and state finances since the recent recession have left the states in what is known technically as a pickle. It’s a commonplace that the recovery from this recession is far slower than other such recoveries; it’s less often heard that employment is still below 2007 levels in a quarter of the states and that consumer spending is only up half as much as it was at this time following any of the previous four recessions. This is important for state sales tax revenues, which, with the income tax, contributes more to the finances of all but a very few states. On the income tax side, corporate income tax revenues are nearly 20 percent below what they were in 2007, and capital gains – which fuel personal income tax revenues – are two-thirds of what they were then. The study also notes that today’s politics makes tax increases harder than they were after other recessions (except in the area of road funding, in which taxpayers seem willing to pay more for roads). In state government spending generally, the report goes on, social benefits (the vast majority of it Medicaid, which has increased very sharply, and will continue to do so) has crowded out investment in construction of all sorts. In fact, such investment, net of consumption (depreciation), has fallen off near-

ly 60 percent in seven years. Spending on school buildings is most affected, but while transportation spending has remained almost constant, states get less for it, as costs have risen. The report acknowledges that many states are affected by unusual circumstances, but it finds that most of these increase the level of fiscal stress rather than relieving it (the decline in oil prices in some states, pension troubles in many). The report’s final conclusion is not hopeful: with moderate to good economic growth, state governments will not, with their current resources, be able to meet the demands on them. Donald J. Boyd and Lucy Dadayan, “The Economy Recovers While State Finances Lag,” Rock. Inst. of Govt., Albany, NY, June 11, 2015, available at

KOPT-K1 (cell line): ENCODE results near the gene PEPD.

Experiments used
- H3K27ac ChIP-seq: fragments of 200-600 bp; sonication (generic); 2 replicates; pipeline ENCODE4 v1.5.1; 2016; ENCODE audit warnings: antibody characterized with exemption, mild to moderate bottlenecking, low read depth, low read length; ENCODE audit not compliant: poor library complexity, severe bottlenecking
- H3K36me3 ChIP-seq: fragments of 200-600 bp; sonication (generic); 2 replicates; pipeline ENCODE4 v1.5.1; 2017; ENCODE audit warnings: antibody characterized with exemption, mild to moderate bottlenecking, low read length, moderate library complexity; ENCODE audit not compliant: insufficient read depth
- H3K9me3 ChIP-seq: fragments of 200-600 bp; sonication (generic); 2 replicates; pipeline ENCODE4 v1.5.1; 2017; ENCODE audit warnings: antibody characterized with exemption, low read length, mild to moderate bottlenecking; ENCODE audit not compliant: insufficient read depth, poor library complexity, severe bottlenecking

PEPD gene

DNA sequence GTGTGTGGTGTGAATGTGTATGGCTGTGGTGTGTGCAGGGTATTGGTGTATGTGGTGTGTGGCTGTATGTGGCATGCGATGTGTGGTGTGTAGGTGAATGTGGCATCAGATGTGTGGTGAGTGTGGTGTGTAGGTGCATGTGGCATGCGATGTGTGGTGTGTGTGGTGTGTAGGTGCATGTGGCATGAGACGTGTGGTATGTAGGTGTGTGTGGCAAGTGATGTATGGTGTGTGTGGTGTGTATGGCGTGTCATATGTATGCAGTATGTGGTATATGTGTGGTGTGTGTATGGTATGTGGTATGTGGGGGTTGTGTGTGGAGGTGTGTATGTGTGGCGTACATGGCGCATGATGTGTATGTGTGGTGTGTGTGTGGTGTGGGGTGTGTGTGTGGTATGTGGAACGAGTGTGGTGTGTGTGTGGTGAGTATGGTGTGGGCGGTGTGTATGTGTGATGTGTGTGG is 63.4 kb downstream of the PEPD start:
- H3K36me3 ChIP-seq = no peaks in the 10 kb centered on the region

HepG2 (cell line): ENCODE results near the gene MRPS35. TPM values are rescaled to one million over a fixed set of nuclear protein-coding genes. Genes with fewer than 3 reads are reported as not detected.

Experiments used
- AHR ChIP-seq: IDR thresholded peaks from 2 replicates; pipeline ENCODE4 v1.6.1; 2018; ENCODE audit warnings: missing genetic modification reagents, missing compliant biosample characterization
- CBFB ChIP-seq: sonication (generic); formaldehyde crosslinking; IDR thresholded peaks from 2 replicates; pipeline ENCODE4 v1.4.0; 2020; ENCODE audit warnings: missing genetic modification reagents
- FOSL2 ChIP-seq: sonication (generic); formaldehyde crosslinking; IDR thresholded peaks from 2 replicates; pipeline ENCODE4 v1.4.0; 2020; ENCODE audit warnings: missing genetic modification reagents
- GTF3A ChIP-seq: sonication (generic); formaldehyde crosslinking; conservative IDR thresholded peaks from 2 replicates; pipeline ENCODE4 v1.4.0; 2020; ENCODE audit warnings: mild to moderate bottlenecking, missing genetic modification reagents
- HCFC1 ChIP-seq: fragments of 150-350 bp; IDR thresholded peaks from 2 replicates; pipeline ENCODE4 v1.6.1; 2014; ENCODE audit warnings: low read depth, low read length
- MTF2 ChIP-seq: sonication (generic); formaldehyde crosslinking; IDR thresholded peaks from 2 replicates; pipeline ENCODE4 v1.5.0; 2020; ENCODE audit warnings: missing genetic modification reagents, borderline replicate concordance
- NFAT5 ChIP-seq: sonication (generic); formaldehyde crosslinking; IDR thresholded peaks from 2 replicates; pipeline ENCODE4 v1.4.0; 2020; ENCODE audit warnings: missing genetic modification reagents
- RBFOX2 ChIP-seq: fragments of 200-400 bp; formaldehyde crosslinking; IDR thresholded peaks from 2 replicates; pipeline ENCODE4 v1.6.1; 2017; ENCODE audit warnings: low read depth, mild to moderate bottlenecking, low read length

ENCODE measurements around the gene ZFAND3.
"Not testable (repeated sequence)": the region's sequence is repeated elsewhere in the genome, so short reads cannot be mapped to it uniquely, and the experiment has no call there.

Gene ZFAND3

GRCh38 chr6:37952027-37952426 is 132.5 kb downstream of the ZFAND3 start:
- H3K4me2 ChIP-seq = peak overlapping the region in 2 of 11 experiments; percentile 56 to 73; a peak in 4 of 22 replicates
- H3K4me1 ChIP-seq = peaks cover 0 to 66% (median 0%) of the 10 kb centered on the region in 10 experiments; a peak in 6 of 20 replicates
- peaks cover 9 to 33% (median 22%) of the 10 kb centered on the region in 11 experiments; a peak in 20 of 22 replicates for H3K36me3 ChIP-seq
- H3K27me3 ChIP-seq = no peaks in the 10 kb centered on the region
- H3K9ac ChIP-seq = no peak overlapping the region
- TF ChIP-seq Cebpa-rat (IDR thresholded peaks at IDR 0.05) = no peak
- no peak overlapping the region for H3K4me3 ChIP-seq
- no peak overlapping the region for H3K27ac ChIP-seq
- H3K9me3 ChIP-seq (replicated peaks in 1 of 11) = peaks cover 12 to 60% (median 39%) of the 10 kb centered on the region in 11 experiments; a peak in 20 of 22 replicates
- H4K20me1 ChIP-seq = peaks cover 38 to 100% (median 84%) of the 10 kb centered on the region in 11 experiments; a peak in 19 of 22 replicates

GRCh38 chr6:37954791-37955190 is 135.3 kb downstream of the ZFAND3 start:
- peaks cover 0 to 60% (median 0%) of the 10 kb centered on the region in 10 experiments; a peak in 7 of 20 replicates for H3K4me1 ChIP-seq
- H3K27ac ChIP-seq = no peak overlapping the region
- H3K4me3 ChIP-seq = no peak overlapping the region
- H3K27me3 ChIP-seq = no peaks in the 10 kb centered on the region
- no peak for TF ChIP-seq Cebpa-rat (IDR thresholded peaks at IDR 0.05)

Coleman Worldwide awards $16,000 in college scholarships Coleman Worldwide Moving has awarded scholarships to 16 college students who will attend various higher learning institutions across the country this fall. The company awards the Virginia M. Coleman Memorial Scholarship annually to assist with the growing cost of a college edContinued on page 28



ucation. Those qualifying and awarded the scholarship must be a son, daughter, or grandchild to a Coleman Worldwide Moving employee. For more than 15 years, the company has given some $177,000 to 177 qualifying children and grandchildren of its associates. The 2015 scholarship recipients seek varied interests in education including: counseling, criminal justice, engineering, various medical professions, music, and others. The Virginia M. Coleman Memorial Scholarship honors longtime matriarch of the Coleman family and Coleman Worldwide Moving. “It is a true honor to assist these deserving students,” says John Coleman, Executive Vice President for Coleman Worldwide Moving. “Each of them begins an exciting journey of education that will ultimately serve the world in so many ways. Virginia Coleman was a dedicated woman who personified hard work, persistence and a desire to give back to those around her. I am confident this year’s scholarship recipients will continue her legacy in their studies and beyond in their family, work and community lives.”